Ogilby’s road begins in West Bar, at Banbury Cross (though that particular stone monument did not exist in Ogilby’s time). The road continues to climb up through modern Banbury until it reaches a crest between Crouch Hill and Bretch Hill – where the valley beyond falls away towards Broughton, and looks down the route of the ‘Cotswold Ridgeway’ all the way to Whichford Heath.
© 2022 Paul Mobbs; released under the Creative Commons license.
Created: 27th March 2022.
Even before I knew of Ogilby’s road atlas I always felt this was an ‘old road’. If you intensively walk across an area, you get a feel for how people have moved across the local landscape. From the width between the hedgerows, to the way it curves across the folds in the landscape – even where hidden by the plough – it says, “walk this way”.
The most important thing to remember is that Ogilby’s map is not, ‘to scale’. Miles along the route are shown as small numbers; but the way the map navigates is not by distance, but by landmarks – in particular crossing streams, or church towers or windmills visible on the horizon, and describing the type of land the road crosses at that point.
At Giants Caves Ogilby’s road meets the Medieval Birmingham-Oxford road. To the south this becomes ‘Salt Way’, which follows the line of the ridge around the south of the town. To the north-west this road follows it through North Newington.
At North Newington Mill, the road loses its verge and becomes quite dangerous. The small single-track road to the left bypasses North Newington and rejoins this road beyond the village – albeit at the cost of an extra half-mile of distance. For a less stressful/more survivable route into the village, take the footpath to the right just beyond the bridge, and cross the bumpy field toward the left side of the manor (once the site of the Medieval village), then turn left into Park Lane.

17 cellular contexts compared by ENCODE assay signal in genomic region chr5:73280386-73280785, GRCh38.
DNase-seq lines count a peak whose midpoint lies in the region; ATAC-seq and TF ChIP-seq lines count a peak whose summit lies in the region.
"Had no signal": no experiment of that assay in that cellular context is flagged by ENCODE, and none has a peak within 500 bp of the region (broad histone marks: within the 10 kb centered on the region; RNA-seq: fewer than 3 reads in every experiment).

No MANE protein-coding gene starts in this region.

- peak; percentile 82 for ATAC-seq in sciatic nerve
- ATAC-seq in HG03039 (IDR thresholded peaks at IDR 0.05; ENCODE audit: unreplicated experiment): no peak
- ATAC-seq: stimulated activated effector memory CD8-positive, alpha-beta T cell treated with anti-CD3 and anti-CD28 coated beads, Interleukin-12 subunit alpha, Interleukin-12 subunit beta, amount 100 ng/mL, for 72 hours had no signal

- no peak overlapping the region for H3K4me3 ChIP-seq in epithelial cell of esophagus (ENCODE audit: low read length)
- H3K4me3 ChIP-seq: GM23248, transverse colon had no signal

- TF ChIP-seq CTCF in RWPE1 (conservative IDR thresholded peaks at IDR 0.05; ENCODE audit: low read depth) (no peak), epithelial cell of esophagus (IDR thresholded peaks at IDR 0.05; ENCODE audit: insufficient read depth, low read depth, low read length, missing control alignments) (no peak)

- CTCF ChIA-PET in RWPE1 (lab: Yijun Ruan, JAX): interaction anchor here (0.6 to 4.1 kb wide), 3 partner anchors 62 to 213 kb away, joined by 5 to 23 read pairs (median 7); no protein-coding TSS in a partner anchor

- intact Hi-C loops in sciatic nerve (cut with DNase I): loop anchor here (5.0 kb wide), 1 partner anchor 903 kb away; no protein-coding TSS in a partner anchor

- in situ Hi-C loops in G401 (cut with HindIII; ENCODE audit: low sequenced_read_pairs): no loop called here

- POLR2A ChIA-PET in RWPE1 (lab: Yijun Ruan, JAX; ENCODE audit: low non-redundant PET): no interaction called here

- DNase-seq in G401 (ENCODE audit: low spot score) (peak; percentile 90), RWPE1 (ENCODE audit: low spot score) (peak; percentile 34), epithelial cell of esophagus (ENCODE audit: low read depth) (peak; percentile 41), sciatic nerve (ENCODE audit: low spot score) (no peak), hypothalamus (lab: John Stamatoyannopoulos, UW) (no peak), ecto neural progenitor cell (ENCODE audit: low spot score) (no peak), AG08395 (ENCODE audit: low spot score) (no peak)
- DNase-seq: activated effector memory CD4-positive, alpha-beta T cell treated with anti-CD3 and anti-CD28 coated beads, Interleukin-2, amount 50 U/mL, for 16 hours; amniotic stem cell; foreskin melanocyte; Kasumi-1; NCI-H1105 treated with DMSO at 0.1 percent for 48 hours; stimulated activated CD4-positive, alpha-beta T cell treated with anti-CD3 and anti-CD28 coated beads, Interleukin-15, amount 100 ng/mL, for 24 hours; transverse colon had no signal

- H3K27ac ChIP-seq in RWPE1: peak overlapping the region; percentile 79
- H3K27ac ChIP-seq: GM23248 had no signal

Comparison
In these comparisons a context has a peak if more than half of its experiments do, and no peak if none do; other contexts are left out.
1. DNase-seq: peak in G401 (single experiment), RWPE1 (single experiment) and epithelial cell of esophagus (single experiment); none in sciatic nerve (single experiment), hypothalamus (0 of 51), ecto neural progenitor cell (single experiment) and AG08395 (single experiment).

Through the village the Medieval Birmingham road departs to the right. On Ogilby’s map it is marked, ‘To Stratford’; but when it meets the Stratford Road at the ‘Wroxton Fingerpost’ Ogilby marks it, ‘To Birmingham’.
The road ahead is wide, with a good verge either side. This is the first view of what the road would have been like in Ogilby’s time – though perhaps without so many hedgerows: Inclosure only came to this area around one hundred to one-hundred-and-fifty years later.
Though the traffic is fast here the wide verge allows you to easily step to the side and avoid it. The road runs like this all the way to ‘Shutford Five-ways’, where five local roads meet. And it’s still busy today: Robert Johnson may have “went down to the crossroads” to meet the devil; this is 25% worse!
The next section into Shutford is a little narrow, but the route through the village is more picturesque. Through the village, just after leaving the houses, near to a small pond by the left side of the road, the road does a little dog-leg to the right and meets a junction. But if you look hard, straight ahead, this road obviously continued straight – to the left of the houses on the low ridge ahead.